Originally posted by sheepslayer247
reply to post by Honor93
he Bank Secrecy Act of 1970 (or BSA, or otherwise known as the Currency and Foreign Transactions Reporting Act) requires financial institutions in the
United States to assist U.S. government agencies to detect and prevent money laundering. Specifically, the act requires financial institutions to keep
records of cash purchases of negotiable instruments, and file reports of cash purchases of these negotiable instruments of more than $10,000 (daily
aggregate amount), and to report suspicious activity that might signify money laundering, tax evasion, or other criminal activities. Many banks will
no longer sell negotiable instruments when they are purchased with cash, requiring the purchase to be withdrawn from an account at that
4. Customers with multiple accounts. A customer maintains multiple accounts at a bank or at different banks for no apparent legitimate reason. The
accounts may be in the same names or in different names with different signature authorities. Interaccount transfers are evidence of common
it's a donation, remember
No, it's deposited in the bank....as the article stated.
wow, really ???
money laundering is what you use as a foundation for your argument ??
well then, clearly, you just don't understand how it works.
without going into great detail ... first, they'd have to participate with a financial institution
and not all are classified as such.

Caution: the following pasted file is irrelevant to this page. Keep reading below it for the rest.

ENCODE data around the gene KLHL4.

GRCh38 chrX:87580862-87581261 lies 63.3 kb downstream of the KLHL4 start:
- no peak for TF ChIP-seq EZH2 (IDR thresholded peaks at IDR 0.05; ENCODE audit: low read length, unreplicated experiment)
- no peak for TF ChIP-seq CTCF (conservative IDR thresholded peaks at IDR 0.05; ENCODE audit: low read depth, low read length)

second, they'd have to make a single deposit to one account in one institution (anyone with half a brain doesn't do this, whether they are
circimventing the law or not)
third, what makes you think they'd EVER make a transaction that would be reportable ?
fourth, they often have family to which they can gift up to $10k without reporting it to anyone.
and lastly, admitting that this activity happens doesn't point a finger at any provider in particular.
Specifically, the act requires financial institutions to keep records of cash purchases of negotiable instruments, and file reports
of cash purchases of these negotiable instruments of more than $10,000 (daily aggregate amount), and to report suspicious activity that might
signify money laundering, tax evasion, or other criminal activities
without proof of either of the above bold items, the finanacial
institution has no evidence of any potential criminal activity to report.
deposits are not purchases of negotiable instruments.
9,000 to savings, 3,000 to checking, 7,000 to IRA, 4,500 to MF, 3500 to a loan payment and 6,000 split 3 ways for each of 3 children ... which of
these transactions would raise the brow of anyone ??
in case you aren't counting ... that's over $30g in one day's worth of deposits.
fyi, the taxman hears about the "donations", not the financial institution.
ETA -- i'm guessing you don't write-off donations either ?
do you volunteer at a food bank, Salvation army, Goodwill, local Humane Society ?
if you do, did you know that you can write-off the $$ value of your efforts ?
and yes, they can too.
donations (tissue) to the industry of research is usually reported as a write-off.
edit on 17-11-2012 by Honor93 because: ETA
PS ... in case you don't understand what you linked, if the physician walked into a FA and purchased
[$20g - strke that] $11g worth of gold
certificates, it would be reported. if that same client purchased $9g woth of gold certificates and deposited the remainder as indicated above, there
is still no "flag" generated.
edit on 17-11-2012 by Honor93 because: add PS
edit on 17-11-2012 by Honor93 because: add